There are always so many to thank when good things happen. The June 2 ceremony at the Napa River Bay Trail celebrated another step in a great partnership between the Napa County Regional Park & Open Space District, the city of American Canyon, Dept. of Fish & Game, Napa-Vallejo Waste Management Authority, State Coastal Conservancy, State Lands Commission, the non-profit SF Bay Trail Project and citizen advocates and elected representatives.

So, how did it begin? With a phone call that Congressman Mike Thompson secured funding for the city and that the park & open space district was looking for a path from American Canyon to Napa. It made sense to do something together.

By making that call to our general manager, John Woodbury, it put all this in motion. Working together as a team:

• Laura Thompson, project manager for the Bay Trail Project, who together with her staff articulated the vision of the SF Bay Trail and provided constant support and encouragement.

• Karey Taylor, associate wildlife biologist, and Larry Wyckoff, senior wildlife biologist, both with the California Department of Fish and Game led the salt plant restoration project which restored hundreds of acres of tidal wetlands, and made it possible to construct the trail on the former salt pond levees.

• Jeff Peters, Margaret Henderson and Carl Nelson of Questa Engineering went way above and beyond their contract obligations in designing and managing construction of the trail.

• Assemblywoman Noreen Evans, whose support was critical to obtaining needed permits and state funding.

The idea for a loop trail around this closed landfill began nearly 40 years ago when the state land commission required the operator, of what was then a private landfill to grant an easement for future public access as part of an expansion permit.

After a feasibility study that showed such a trail could be possible, it led to the use of federal funds to build the first segment. Finished last year, it provided the first public connection in American Canyon to the Napa River. The federal dollars made it possible for our park district to get a million dollar state grant to build the trail around the landfill and north to Green Island Road.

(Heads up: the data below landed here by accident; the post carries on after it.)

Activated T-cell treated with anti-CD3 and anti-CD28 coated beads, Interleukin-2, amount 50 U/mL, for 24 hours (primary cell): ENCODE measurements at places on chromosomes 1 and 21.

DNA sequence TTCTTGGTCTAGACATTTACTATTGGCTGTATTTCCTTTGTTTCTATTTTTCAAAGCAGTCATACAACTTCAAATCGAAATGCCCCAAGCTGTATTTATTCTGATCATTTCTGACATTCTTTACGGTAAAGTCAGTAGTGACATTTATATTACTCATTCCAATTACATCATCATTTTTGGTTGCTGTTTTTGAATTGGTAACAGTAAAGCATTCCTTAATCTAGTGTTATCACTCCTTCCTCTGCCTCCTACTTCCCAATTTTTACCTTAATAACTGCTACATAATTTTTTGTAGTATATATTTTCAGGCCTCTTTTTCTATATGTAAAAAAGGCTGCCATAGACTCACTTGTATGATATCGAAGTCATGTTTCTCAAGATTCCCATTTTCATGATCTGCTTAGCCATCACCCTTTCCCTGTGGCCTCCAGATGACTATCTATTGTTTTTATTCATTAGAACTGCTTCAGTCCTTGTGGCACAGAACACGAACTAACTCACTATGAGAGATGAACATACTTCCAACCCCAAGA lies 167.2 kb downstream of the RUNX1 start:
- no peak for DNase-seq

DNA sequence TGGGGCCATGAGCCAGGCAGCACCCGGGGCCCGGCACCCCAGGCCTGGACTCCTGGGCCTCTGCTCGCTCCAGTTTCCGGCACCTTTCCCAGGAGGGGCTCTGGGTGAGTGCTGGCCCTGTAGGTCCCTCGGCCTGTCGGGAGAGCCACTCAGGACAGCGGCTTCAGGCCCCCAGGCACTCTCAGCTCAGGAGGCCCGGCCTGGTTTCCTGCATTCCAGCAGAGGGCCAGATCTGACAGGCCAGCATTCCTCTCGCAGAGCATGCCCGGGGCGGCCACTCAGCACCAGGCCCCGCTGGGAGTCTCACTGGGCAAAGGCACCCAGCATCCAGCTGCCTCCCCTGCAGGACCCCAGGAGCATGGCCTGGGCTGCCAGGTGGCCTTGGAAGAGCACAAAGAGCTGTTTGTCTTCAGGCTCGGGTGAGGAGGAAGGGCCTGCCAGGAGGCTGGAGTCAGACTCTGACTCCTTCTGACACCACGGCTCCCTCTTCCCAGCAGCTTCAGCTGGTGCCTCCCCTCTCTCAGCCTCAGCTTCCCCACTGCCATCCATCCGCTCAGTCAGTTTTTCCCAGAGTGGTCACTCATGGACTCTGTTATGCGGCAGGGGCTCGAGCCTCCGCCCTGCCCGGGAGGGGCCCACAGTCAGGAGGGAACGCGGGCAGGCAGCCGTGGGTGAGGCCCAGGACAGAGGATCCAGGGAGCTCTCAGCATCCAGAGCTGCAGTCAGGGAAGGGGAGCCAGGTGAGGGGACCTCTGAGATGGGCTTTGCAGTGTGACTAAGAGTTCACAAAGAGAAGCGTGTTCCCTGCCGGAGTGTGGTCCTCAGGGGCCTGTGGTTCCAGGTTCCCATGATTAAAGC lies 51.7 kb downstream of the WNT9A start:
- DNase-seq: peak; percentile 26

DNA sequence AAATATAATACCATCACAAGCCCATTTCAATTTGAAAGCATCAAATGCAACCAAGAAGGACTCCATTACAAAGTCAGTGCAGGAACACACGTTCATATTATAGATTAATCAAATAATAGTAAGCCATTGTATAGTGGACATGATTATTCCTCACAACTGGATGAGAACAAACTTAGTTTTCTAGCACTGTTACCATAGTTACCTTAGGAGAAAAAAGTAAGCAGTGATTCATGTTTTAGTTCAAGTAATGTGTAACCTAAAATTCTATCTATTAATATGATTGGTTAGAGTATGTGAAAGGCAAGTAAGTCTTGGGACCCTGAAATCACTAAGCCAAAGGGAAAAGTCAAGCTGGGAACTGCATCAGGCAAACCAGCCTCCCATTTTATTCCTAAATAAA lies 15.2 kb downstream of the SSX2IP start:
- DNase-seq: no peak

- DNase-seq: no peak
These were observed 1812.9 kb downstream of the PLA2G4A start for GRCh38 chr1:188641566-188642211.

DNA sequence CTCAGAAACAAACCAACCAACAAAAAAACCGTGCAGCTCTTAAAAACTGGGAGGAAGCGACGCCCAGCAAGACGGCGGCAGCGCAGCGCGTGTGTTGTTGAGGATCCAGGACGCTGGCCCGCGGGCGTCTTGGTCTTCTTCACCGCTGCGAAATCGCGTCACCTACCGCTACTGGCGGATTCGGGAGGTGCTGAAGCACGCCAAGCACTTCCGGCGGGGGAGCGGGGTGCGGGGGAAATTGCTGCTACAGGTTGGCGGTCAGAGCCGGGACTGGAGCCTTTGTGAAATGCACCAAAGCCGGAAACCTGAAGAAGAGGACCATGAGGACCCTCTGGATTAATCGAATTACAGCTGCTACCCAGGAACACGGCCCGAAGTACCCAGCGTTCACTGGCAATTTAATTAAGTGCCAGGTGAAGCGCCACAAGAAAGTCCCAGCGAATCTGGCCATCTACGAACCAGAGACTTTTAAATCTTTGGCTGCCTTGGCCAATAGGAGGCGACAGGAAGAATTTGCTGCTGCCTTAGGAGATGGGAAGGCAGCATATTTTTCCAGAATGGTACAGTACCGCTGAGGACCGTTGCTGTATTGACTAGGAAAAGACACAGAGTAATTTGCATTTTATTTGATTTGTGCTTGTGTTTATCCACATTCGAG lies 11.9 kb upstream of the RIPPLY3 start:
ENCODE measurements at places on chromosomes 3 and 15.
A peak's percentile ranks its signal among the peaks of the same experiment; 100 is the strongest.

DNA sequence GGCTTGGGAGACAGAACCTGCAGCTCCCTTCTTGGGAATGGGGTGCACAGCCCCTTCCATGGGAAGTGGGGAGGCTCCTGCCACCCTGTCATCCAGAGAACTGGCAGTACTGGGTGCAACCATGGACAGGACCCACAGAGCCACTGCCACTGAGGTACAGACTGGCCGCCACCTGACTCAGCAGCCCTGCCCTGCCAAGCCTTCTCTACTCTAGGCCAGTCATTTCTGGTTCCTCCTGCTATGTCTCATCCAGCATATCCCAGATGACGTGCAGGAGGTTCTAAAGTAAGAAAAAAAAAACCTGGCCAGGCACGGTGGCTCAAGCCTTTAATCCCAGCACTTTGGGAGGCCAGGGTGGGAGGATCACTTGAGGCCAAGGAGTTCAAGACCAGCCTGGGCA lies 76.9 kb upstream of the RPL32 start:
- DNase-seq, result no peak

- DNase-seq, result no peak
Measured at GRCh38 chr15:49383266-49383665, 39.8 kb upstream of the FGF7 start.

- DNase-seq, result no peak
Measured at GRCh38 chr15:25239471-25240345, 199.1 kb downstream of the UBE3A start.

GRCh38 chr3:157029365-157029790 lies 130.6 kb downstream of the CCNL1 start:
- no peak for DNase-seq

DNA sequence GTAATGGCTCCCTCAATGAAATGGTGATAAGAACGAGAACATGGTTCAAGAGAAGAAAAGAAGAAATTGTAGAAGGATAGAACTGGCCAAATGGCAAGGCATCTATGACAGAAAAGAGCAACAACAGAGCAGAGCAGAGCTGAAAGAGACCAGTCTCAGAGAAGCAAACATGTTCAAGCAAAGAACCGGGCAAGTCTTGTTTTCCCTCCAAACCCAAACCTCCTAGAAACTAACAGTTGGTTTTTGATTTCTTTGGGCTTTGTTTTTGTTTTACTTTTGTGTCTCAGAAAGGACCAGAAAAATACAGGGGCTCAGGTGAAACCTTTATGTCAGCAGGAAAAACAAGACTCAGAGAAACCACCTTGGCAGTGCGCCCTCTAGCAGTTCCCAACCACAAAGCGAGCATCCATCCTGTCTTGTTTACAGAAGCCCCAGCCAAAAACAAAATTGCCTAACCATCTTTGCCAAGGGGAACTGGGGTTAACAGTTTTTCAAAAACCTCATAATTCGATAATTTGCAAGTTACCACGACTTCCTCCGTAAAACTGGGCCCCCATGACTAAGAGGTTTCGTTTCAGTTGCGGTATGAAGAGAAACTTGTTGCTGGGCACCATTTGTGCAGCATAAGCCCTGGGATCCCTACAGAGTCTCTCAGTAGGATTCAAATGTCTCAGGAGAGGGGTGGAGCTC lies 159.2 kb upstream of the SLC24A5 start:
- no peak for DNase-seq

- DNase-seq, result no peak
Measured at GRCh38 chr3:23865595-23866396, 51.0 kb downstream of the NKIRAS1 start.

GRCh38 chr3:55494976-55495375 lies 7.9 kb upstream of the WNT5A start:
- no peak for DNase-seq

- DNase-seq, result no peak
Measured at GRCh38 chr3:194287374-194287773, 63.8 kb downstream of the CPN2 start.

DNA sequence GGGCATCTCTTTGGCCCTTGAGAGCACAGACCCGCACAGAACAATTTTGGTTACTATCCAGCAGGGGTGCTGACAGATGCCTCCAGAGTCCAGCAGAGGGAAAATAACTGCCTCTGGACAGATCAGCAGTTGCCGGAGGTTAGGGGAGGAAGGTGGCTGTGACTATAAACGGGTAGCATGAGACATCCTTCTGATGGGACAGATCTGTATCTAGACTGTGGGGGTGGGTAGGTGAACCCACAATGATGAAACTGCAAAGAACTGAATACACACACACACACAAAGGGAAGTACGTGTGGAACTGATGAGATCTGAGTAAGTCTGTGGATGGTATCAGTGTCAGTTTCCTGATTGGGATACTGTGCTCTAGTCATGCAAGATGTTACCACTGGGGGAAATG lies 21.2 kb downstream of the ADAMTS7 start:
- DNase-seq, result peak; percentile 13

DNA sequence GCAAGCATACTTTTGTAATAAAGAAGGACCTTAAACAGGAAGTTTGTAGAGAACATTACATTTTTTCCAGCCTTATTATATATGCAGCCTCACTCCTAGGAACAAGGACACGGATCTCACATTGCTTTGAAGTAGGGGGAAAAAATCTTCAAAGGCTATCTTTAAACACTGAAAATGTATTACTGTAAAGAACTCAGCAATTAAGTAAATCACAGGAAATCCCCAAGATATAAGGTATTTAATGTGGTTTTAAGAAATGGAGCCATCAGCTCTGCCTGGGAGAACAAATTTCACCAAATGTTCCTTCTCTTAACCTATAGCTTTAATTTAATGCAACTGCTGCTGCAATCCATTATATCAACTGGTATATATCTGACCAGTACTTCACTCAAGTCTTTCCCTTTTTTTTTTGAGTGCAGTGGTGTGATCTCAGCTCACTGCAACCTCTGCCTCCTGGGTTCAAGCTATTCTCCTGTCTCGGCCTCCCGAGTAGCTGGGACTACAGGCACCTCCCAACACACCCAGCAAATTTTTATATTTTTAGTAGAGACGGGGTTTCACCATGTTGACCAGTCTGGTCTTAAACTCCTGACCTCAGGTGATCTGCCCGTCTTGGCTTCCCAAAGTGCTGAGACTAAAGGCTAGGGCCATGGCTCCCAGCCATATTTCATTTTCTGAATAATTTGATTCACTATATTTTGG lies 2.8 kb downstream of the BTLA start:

Special thanks should go to several people who helped record the audio messages you can listen to as you walk the trails to learn about the history and ecology of the area:

• Anna Niklewicz, an American Canyon Middle School teacher, got her class involved in making the recordings. Itzel Sanchez, a junior from New Technology High School, recorded the Spanish version of the audio messages. George Deocampo, a city of American Canyon public works department employee, recorded the English messages.

• Members of the American Canyon Open Space Commission who recruited and organized many volunteers to help with installing interpretive panels, doing extensive cleanup of trash, and regular monitoring and reporting on trail conditions.

Finally, I would like to note that with the completion of the trails between here and Green Island Road, our focus at the district is now shifting to continue the trail north of Green Island Road and ultimately extend this bicycle and pedestrian path all the way to the city of Napa. It’s so fitting that the Loop Trail, with its combination of close up nature and grand vistas, be named after our Congressman Mike Thompson, who loves wildlife and has a strong strategic vision and obtained the first funding for the city of American Canyon that made the entire project possible.

Myrna Abramowicz is the District 5 representative of Napa County Regional Park & Open Space District

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